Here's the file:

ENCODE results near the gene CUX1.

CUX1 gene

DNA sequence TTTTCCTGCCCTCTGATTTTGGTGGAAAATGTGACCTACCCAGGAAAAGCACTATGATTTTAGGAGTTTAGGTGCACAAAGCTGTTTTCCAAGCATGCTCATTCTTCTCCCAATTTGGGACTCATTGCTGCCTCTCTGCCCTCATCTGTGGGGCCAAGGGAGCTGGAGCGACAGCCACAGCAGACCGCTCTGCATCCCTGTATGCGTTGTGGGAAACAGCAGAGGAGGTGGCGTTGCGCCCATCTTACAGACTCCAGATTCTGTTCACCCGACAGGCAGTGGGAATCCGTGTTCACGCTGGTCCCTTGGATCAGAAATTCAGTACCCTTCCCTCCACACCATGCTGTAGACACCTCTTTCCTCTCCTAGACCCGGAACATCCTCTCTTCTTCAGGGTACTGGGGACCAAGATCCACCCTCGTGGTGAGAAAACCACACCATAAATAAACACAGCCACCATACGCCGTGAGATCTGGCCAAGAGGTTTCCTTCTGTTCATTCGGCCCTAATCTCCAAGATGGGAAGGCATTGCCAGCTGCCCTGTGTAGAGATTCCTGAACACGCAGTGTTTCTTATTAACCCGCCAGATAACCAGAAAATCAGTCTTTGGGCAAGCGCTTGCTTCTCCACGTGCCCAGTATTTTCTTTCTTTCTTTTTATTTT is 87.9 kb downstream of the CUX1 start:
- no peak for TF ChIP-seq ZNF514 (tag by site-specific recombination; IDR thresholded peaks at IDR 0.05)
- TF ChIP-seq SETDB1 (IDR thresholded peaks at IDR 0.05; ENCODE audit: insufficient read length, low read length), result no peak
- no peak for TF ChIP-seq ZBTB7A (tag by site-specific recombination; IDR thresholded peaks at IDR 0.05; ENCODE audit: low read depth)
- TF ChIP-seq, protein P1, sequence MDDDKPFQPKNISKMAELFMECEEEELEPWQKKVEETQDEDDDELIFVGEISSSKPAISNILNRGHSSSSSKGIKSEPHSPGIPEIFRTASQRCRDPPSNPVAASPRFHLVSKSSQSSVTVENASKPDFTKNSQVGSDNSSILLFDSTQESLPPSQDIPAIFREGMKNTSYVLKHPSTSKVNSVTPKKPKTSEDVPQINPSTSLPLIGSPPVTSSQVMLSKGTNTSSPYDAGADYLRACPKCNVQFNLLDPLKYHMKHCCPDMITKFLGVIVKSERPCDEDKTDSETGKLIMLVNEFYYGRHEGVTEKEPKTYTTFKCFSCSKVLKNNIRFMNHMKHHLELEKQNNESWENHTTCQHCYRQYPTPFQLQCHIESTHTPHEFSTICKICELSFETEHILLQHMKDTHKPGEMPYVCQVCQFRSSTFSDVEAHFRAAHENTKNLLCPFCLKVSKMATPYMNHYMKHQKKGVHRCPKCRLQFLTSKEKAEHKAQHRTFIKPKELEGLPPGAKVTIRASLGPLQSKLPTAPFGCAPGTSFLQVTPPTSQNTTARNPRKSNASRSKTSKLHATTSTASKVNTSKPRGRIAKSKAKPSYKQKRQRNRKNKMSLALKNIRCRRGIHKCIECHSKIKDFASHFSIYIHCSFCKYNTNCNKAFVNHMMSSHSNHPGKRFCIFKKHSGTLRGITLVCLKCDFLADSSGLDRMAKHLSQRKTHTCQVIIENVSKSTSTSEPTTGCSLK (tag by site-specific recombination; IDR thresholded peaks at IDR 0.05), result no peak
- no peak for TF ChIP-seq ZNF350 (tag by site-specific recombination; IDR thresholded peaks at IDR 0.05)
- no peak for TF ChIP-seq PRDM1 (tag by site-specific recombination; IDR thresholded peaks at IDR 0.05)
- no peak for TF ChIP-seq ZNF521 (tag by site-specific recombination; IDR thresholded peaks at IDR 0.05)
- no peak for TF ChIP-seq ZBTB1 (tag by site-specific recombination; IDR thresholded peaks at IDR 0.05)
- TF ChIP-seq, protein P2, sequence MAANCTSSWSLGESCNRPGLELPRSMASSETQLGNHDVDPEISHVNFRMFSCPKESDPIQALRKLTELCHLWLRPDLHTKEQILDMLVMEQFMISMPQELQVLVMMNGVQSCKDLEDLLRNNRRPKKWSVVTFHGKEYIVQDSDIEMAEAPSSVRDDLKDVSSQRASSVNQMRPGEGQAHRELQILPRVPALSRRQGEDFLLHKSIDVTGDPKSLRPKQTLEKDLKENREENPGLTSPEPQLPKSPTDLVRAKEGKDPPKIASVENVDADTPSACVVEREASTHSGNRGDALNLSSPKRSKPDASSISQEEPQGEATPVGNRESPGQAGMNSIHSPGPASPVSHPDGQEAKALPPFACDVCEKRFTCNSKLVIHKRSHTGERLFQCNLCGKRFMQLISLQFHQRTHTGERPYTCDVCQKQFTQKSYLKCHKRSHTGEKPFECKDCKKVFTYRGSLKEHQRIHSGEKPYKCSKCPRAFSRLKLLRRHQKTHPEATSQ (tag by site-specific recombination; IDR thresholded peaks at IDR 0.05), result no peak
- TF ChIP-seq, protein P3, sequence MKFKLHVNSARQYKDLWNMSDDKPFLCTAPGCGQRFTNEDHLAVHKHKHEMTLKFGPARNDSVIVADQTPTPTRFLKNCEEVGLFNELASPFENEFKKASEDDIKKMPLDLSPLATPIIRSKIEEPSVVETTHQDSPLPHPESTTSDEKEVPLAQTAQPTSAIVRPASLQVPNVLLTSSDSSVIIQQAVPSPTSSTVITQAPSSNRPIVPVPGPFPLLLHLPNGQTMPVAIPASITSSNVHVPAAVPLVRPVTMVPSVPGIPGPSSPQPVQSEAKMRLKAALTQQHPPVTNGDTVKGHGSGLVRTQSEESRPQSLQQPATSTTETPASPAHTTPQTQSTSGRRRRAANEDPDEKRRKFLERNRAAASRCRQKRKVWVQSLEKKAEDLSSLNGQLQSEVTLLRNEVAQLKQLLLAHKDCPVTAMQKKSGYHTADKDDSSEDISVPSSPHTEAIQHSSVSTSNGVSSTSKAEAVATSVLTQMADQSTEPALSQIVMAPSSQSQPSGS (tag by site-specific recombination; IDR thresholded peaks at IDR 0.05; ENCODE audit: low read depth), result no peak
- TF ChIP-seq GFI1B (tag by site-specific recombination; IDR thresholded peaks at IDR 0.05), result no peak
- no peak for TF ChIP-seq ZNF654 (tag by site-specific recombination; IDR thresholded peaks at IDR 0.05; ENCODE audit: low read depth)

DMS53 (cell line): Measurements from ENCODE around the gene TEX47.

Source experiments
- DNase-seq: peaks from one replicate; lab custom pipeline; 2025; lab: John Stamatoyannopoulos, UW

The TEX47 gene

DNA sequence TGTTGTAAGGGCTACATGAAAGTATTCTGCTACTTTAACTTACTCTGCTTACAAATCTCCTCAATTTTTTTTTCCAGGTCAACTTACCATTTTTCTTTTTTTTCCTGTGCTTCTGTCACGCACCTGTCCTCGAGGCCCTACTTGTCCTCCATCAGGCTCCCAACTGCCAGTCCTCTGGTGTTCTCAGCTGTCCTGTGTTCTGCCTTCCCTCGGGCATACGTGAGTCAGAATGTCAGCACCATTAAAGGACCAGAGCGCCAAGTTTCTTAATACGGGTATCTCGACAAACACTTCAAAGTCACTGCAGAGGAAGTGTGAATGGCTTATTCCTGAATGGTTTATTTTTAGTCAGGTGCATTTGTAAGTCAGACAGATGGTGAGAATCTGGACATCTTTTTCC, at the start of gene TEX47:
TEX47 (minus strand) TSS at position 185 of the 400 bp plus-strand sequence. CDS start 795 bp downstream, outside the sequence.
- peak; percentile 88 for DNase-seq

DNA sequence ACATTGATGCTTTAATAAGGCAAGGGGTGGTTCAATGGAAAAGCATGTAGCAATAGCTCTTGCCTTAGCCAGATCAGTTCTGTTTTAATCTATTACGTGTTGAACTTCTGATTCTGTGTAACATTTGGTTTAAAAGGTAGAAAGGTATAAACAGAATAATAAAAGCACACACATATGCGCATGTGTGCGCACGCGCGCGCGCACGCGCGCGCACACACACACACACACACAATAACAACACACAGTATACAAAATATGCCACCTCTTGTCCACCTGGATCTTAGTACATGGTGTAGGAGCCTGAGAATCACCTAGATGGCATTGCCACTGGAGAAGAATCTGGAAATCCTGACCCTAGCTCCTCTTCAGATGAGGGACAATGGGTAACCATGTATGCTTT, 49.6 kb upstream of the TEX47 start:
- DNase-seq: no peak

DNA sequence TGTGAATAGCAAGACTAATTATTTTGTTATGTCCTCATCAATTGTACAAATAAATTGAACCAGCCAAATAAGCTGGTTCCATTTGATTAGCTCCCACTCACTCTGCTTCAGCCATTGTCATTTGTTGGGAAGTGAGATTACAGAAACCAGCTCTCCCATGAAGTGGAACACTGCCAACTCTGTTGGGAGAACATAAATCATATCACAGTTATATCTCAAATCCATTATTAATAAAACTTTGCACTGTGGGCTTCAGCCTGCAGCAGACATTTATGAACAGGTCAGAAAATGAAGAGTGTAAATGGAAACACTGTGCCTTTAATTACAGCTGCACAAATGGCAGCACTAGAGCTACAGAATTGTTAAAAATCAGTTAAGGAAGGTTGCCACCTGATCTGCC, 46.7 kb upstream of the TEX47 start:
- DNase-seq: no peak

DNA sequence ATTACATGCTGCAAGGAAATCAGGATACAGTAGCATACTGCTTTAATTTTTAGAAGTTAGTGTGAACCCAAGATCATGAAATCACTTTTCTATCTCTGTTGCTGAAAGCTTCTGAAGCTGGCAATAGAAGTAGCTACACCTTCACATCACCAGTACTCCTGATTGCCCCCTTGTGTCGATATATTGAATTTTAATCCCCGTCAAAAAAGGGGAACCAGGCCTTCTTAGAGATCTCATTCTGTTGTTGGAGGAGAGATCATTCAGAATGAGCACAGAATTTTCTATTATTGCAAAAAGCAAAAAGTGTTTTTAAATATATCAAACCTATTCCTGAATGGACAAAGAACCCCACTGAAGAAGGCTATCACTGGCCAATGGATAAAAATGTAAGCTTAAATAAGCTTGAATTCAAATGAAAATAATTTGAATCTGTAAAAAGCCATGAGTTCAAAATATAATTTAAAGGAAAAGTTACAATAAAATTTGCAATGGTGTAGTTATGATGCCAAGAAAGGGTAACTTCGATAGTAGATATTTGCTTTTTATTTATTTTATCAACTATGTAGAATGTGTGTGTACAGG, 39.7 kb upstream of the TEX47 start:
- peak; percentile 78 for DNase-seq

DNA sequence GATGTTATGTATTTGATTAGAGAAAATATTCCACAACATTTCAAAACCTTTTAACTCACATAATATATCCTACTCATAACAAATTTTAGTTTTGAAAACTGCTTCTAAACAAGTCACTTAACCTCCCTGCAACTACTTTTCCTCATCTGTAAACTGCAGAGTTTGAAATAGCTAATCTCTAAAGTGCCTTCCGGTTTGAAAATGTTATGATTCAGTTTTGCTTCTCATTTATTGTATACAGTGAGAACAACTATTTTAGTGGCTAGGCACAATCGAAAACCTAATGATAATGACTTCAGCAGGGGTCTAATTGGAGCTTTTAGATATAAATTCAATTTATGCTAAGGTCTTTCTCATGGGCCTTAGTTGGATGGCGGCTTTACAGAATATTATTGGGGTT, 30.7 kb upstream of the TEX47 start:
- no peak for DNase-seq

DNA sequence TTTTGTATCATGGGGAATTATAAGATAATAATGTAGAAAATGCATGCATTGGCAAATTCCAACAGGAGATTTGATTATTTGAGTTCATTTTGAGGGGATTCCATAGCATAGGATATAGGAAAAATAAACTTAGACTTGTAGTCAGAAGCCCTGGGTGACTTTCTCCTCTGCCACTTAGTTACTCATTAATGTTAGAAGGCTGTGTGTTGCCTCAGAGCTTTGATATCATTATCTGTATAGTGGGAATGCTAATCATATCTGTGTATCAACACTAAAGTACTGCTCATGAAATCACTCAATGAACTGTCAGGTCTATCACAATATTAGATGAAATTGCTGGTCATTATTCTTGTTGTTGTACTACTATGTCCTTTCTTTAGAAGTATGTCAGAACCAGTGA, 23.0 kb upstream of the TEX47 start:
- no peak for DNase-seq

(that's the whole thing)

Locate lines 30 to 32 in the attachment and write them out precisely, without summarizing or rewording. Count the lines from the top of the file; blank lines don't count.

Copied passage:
- no peak for DNase-seq

DNA sequence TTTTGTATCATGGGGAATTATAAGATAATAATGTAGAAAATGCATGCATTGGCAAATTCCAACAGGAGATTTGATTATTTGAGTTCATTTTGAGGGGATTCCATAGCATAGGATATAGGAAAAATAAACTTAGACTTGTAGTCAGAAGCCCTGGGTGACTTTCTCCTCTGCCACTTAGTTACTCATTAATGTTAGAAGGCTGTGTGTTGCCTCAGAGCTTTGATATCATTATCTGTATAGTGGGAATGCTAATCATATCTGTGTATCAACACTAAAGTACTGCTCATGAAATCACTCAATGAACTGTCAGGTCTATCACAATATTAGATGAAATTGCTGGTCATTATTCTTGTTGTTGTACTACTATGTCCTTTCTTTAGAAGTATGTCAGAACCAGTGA, 23.0 kb upstream of the TEX47 start:
- no peak for DNase-seq